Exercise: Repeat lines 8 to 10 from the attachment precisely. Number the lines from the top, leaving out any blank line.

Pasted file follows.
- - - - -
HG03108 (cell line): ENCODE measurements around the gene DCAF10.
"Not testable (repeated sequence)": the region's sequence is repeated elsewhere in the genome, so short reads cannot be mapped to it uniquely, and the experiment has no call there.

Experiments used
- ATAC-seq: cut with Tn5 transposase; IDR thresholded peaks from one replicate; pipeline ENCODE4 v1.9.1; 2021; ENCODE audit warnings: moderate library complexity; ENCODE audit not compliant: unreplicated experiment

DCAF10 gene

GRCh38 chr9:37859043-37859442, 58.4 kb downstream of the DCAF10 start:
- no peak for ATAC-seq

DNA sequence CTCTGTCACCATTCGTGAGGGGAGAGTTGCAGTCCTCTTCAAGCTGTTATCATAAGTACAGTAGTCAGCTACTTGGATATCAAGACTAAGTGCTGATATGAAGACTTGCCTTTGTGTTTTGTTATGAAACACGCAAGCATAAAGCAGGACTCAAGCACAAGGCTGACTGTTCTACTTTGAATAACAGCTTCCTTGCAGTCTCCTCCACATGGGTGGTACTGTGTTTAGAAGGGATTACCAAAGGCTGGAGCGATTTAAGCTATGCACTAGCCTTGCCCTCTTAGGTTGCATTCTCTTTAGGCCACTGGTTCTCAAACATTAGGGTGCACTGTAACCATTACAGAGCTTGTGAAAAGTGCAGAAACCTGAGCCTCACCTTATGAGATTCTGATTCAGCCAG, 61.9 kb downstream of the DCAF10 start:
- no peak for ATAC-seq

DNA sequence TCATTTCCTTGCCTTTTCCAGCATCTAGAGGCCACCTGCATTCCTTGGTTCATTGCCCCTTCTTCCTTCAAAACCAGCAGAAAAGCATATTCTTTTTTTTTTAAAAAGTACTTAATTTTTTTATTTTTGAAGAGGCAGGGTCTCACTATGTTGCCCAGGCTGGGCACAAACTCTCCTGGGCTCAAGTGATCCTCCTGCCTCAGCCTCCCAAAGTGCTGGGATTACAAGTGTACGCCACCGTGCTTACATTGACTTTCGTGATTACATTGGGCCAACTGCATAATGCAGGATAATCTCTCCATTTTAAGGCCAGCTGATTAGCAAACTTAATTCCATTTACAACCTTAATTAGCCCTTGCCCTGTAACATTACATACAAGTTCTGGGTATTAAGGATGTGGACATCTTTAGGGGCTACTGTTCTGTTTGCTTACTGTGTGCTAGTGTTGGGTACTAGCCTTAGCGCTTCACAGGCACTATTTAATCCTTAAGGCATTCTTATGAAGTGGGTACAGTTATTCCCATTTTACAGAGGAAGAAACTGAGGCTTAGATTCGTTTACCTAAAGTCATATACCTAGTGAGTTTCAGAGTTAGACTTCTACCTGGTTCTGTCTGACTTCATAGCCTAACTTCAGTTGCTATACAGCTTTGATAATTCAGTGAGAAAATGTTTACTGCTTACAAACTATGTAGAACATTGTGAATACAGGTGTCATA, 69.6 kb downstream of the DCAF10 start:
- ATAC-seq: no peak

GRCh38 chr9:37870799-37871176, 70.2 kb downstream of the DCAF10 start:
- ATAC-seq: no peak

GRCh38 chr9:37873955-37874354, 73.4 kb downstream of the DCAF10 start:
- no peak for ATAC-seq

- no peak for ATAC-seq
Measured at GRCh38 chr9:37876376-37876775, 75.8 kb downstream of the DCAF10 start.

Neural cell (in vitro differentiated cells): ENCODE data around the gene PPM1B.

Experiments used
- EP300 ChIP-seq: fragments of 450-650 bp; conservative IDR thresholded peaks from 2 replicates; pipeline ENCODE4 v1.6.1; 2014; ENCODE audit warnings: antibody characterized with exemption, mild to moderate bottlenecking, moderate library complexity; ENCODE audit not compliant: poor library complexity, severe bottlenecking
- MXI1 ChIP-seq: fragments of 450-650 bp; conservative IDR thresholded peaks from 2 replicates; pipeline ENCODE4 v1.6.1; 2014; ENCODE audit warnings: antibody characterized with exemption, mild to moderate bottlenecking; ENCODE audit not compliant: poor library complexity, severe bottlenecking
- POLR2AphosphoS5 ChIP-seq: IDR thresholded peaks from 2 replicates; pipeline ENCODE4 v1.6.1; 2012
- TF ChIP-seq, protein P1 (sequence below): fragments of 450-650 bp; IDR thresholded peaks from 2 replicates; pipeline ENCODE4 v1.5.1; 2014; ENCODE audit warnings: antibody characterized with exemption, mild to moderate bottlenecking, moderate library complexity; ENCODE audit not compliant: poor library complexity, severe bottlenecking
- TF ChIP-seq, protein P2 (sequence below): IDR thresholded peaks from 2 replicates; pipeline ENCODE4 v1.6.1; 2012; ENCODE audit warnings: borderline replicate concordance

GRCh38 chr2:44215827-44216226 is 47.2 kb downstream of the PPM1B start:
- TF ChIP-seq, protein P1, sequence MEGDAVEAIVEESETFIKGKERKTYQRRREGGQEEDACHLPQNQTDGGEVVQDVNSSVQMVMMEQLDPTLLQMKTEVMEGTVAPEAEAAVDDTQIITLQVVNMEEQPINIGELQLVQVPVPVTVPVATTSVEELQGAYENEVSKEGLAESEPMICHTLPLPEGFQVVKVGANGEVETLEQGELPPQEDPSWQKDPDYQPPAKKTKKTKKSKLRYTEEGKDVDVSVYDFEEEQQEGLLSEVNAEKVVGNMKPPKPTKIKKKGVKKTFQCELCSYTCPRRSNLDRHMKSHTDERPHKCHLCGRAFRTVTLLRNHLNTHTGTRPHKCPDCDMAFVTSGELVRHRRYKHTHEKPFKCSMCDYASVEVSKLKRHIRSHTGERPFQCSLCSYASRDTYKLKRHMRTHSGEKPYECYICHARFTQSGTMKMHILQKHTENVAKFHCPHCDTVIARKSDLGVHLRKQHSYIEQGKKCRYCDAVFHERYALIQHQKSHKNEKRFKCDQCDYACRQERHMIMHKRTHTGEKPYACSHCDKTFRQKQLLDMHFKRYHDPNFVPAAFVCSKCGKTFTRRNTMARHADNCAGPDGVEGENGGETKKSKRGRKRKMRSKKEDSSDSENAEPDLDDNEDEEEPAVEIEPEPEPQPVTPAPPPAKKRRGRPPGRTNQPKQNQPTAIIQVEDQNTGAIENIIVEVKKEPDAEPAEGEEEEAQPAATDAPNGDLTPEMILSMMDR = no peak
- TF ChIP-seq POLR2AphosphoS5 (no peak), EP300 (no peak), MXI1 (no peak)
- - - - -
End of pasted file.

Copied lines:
DNA sequence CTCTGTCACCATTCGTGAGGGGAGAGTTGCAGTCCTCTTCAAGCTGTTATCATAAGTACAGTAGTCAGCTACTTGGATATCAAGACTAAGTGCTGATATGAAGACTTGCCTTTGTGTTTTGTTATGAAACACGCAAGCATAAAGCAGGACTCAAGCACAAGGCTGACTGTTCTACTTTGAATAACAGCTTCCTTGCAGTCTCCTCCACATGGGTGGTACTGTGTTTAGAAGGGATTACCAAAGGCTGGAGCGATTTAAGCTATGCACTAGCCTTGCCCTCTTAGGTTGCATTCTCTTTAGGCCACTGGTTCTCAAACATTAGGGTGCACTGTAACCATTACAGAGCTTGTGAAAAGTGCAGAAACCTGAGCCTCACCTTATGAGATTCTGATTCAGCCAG, 61.9 kb downstream of the DCAF10 start:
- no peak for ATAC-seq

DNA sequence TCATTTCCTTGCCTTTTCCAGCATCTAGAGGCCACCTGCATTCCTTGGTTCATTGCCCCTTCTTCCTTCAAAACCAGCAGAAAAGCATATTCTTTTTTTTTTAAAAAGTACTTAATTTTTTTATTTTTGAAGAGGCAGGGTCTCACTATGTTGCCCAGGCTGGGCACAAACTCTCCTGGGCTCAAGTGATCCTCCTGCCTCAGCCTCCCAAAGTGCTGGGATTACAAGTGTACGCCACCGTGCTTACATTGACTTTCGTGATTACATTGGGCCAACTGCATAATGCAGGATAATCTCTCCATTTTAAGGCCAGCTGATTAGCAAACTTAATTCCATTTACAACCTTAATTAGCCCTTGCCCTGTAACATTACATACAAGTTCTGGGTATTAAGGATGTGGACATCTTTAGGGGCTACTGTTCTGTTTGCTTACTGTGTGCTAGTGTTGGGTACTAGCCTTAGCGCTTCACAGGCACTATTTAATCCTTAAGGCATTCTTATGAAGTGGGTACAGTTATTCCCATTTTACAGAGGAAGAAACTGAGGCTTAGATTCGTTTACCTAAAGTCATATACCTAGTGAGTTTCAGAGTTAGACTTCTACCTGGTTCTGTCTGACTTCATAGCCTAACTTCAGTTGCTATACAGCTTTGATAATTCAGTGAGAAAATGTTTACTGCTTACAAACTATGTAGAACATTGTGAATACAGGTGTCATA, 69.6 kb downstream of the DCAF10 start: